This book forms the third of a series of three volumes produced by The Open University and together entitled 'Renaissance Art Reconsidered'. The other two volumes are "Making Renaissance Art" and "Locating Renaissance Art". While the first two volumes focus on different issues surrounding the production of works of art, this book explores patterns of viewing and consuming art in the period leading up to the Reformation.
This book explores key themes in the making of Renaissance painting, sculpture, architecture, and prints: the use of specific techniques and materials, theory and practice, change and continuity in artistic procedures, conventions and values. It also reconsiders the importance of mathematical perspective, the assimilation of the antique revival, and the illusion of life.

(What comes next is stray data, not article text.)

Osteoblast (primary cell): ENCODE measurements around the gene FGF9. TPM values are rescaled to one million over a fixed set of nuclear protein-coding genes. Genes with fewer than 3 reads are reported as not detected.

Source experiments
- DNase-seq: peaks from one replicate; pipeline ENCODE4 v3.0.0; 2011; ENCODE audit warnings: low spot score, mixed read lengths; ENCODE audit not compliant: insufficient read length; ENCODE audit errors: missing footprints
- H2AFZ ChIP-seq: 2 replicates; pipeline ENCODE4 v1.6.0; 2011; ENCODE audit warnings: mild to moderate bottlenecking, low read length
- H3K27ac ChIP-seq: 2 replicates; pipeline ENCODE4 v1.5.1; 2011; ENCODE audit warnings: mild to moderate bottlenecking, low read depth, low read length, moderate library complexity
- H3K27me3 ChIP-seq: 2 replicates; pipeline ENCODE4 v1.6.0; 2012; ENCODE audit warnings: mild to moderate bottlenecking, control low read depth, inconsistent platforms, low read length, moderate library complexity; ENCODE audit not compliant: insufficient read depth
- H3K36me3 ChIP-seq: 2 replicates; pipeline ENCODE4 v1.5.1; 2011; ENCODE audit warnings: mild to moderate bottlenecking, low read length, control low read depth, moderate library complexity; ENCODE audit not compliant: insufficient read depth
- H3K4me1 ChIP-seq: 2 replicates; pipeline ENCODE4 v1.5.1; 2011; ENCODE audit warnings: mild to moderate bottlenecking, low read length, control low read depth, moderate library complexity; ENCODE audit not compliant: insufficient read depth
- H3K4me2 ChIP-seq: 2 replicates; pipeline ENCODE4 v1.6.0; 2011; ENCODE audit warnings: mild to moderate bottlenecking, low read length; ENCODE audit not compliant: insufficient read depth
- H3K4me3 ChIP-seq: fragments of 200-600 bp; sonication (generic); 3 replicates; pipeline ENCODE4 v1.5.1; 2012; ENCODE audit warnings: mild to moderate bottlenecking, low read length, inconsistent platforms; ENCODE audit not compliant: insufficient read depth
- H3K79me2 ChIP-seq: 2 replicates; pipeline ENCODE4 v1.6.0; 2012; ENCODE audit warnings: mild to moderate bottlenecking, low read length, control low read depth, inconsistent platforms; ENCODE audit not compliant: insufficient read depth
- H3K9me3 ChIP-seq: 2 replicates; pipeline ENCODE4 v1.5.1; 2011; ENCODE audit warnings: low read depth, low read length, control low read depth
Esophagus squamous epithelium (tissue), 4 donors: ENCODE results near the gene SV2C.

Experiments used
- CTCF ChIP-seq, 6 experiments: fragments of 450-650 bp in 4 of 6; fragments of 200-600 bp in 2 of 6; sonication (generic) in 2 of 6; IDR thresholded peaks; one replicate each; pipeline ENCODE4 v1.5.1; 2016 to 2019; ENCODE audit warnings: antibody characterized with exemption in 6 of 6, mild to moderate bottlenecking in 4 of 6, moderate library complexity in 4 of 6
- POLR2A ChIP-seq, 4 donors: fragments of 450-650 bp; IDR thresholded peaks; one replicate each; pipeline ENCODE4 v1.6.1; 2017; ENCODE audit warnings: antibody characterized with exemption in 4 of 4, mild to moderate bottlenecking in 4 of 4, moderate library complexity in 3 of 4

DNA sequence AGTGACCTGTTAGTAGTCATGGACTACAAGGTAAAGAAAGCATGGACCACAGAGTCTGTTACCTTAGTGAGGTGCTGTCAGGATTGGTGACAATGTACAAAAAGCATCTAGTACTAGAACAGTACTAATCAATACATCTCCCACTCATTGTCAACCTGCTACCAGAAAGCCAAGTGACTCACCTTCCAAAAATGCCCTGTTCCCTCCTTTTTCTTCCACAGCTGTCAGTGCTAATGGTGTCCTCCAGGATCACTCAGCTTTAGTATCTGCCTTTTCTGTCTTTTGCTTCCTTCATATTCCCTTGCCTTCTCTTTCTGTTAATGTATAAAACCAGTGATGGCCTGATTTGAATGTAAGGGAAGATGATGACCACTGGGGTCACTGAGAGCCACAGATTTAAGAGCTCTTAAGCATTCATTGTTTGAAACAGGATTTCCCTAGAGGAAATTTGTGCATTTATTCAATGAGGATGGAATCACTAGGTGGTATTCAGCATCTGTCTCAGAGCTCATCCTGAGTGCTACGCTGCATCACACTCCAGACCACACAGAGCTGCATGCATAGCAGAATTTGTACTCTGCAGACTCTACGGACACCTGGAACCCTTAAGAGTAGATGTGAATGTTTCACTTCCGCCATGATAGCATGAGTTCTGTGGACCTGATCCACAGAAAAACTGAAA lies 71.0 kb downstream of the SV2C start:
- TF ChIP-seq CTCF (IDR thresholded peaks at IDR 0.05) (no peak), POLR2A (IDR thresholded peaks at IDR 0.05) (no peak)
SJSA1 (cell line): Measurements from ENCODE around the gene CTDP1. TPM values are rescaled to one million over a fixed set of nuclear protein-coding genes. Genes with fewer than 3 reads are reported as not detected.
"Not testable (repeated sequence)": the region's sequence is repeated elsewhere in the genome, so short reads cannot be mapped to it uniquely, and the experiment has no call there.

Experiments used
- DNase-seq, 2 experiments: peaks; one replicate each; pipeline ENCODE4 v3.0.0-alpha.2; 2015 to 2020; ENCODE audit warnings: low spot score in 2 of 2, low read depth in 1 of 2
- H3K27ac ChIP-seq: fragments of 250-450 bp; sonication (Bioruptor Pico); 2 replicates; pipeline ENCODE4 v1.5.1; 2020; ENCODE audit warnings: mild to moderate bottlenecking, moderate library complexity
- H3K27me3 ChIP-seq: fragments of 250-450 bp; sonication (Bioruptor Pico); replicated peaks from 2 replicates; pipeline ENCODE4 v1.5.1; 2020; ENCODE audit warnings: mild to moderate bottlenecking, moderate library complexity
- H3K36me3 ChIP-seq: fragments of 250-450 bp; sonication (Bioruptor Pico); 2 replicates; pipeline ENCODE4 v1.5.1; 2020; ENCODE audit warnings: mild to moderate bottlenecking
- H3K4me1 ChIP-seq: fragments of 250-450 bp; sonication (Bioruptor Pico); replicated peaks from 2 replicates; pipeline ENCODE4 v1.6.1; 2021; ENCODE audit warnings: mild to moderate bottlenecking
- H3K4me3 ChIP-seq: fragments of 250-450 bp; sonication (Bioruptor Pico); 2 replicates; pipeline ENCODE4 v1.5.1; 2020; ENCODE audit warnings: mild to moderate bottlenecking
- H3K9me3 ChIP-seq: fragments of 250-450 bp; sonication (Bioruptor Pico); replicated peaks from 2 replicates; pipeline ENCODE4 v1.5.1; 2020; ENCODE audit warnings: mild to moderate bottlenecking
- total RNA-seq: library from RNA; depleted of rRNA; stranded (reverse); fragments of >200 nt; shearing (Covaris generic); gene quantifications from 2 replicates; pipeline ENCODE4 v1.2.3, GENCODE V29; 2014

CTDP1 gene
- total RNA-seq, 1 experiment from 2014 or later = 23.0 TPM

The fifteenth and early sixteenth centuries were a time of greeat prosperity for the Low Countries, and the religious art produced there at this time was of correspondingly high quality. This volume, the result of many years of research, covers late medieval sculpture from this region now to be found in English Churches or collections. The pieces have arrived in England as a result of two distinct processes. Some were exported to England at the time of production (although the religious upheavals of the 16th and 17th centuries leaves this group disappointingly small).